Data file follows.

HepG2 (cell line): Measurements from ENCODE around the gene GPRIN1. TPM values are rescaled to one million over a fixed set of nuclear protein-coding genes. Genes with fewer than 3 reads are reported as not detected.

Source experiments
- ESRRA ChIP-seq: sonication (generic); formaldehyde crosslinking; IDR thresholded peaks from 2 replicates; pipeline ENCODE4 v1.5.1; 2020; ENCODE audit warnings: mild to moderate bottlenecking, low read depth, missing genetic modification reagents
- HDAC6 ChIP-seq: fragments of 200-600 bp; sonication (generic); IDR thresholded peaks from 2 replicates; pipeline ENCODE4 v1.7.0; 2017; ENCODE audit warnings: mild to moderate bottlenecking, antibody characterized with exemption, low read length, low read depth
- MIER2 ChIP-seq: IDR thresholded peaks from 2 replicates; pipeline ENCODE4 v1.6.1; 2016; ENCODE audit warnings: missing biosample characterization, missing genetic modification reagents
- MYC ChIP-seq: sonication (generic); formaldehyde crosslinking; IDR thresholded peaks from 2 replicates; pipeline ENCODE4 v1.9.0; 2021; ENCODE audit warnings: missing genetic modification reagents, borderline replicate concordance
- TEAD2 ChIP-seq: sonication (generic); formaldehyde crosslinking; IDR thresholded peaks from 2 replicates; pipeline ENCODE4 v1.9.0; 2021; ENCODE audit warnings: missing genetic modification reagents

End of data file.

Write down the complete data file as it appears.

HepG2 (cell line): Measurements from ENCODE around the gene GPRIN1. TPM values are rescaled to one million over a fixed set of nuclear protein-coding genes. Genes with fewer than 3 reads are reported as not detected.

Source experiments
- ESRRA ChIP-seq: sonication (generic); formaldehyde crosslinking; IDR thresholded peaks from 2 replicates; pipeline ENCODE4 v1.5.1; 2020; ENCODE audit warnings: mild to moderate bottlenecking, low read depth, missing genetic modification reagents
- HDAC6 ChIP-seq: fragments of 200-600 bp; sonication (generic); IDR thresholded peaks from 2 replicates; pipeline ENCODE4 v1.7.0; 2017; ENCODE audit warnings: mild to moderate bottlenecking, antibody characterized with exemption, low read length, low read depth
- MIER2 ChIP-seq: IDR thresholded peaks from 2 replicates; pipeline ENCODE4 v1.6.1; 2016; ENCODE audit warnings: missing biosample characterization, missing genetic modification reagents
- MYC ChIP-seq: sonication (generic); formaldehyde crosslinking; IDR thresholded peaks from 2 replicates; pipeline ENCODE4 v1.9.0; 2021; ENCODE audit warnings: missing genetic modification reagents, borderline replicate concordance
- TEAD2 ChIP-seq: sonication (generic); formaldehyde crosslinking; IDR thresholded peaks from 2 replicates; pipeline ENCODE4 v1.9.0; 2021; ENCODE audit warnings: missing genetic modification reagents